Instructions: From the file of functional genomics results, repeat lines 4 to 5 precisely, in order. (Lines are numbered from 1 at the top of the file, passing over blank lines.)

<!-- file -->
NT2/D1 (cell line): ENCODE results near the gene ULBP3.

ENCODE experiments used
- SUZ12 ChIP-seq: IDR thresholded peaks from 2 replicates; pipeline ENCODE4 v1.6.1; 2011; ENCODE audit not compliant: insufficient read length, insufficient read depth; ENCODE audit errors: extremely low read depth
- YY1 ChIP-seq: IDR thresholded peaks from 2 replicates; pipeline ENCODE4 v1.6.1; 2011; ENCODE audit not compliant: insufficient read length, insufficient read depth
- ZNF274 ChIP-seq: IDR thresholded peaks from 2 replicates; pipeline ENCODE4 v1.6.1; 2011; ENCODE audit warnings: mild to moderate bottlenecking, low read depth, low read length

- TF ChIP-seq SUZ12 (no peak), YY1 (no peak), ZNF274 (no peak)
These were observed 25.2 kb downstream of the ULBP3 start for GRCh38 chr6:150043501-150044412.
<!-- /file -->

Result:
- YY1 ChIP-seq: IDR thresholded peaks from 2 replicates; pipeline ENCODE4 v1.6.1; 2011; ENCODE audit not compliant: insufficient read length, insufficient read depth
- ZNF274 ChIP-seq: IDR thresholded peaks from 2 replicates; pipeline ENCODE4 v1.6.1; 2011; ENCODE audit warnings: mild to moderate bottlenecking, low read depth, low read length